While this unnerving wave bodes well for the PTI in a short term, there seems a simmering cataclysm for the country in the offing. We’ve seen such moves in the past— back in the 1980s— when the country was taken to the Dark Ages and religion was weaponized against those who came in the way. Also, in our western neighborhood, religious groups have destroyed any semblance of peace and prosperity by denying women of their due freedom, education, and other basic rights. If Pakistan has to progress, we don’t need a man who confuses people with variegated ideas fixing the issue through catch-22. It is about time the youth followed rationality, evidence, and reality before putting their allegiance before a person who can manipulate them.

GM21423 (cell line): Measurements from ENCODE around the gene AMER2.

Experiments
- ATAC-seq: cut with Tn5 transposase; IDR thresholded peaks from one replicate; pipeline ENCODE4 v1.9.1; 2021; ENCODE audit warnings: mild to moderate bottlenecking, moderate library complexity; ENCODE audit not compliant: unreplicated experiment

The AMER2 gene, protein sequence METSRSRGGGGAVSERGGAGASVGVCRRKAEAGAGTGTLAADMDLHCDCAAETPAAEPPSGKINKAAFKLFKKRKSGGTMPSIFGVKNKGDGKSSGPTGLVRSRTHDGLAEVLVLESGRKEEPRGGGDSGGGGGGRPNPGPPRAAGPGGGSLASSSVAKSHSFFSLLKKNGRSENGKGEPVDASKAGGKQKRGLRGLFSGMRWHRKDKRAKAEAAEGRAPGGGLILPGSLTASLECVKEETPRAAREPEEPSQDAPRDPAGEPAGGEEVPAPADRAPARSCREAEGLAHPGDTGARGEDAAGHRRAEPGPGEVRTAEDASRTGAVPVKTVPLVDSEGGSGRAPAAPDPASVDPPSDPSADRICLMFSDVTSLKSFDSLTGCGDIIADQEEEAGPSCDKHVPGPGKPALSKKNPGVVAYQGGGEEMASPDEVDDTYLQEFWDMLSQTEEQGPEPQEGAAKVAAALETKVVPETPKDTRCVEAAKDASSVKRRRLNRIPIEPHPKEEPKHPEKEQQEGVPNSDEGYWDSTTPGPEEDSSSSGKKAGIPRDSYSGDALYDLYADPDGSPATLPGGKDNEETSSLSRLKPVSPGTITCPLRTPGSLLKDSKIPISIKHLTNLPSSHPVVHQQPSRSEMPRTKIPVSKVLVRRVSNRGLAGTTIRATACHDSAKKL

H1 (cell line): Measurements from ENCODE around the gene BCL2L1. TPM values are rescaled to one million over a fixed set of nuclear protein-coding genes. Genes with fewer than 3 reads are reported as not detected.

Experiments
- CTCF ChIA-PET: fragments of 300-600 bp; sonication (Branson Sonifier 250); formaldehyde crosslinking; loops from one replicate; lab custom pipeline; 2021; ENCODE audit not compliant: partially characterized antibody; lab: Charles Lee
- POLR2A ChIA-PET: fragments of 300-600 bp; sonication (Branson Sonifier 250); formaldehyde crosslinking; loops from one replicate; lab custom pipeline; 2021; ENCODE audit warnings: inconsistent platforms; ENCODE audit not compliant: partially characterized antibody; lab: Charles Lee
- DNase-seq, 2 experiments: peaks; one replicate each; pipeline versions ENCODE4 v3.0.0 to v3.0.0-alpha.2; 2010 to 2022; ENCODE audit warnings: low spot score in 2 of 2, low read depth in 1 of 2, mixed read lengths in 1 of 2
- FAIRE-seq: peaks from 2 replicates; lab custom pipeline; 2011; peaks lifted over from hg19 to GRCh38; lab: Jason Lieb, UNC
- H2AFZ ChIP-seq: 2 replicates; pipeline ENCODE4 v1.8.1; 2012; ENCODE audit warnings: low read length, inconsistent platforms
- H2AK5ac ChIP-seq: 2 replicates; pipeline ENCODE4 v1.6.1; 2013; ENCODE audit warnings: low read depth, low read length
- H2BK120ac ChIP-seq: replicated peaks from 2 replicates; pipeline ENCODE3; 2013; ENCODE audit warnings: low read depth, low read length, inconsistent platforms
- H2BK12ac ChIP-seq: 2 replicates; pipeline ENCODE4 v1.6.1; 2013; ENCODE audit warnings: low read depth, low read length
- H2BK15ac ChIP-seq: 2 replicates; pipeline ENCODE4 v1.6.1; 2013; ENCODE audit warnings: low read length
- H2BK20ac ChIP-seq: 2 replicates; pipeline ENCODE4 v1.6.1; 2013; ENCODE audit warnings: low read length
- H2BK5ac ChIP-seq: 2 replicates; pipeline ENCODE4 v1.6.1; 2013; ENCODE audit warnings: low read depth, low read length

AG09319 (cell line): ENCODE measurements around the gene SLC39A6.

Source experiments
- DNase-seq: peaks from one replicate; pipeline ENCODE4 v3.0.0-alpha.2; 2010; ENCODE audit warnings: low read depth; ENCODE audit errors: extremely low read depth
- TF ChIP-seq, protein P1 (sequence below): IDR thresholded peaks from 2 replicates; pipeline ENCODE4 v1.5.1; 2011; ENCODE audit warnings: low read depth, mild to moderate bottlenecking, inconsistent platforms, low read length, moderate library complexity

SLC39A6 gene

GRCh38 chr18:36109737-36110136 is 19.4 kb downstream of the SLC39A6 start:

The fact is that the future of Pakistan lies in its people. Any leader, even a leader with global prominence and profound wit, who comes to rule this country, will fail because the nation doesn’t consider rationality, work ethics, hard work, honesty, and truthfulness as a prerequisite for a viable society.

Although our palaces of worship are flocked by people, the same people when they go out, break every possible law and do not abide by their civic responsibility. Upon inquiry, they say that the latter rules are man-made, and the former rules are divine. If our ethical standards do not go up, we will suffer on end no matter who comes into power.

Nazim Uddin
Nazim Uddin
The writer is a freelance columnist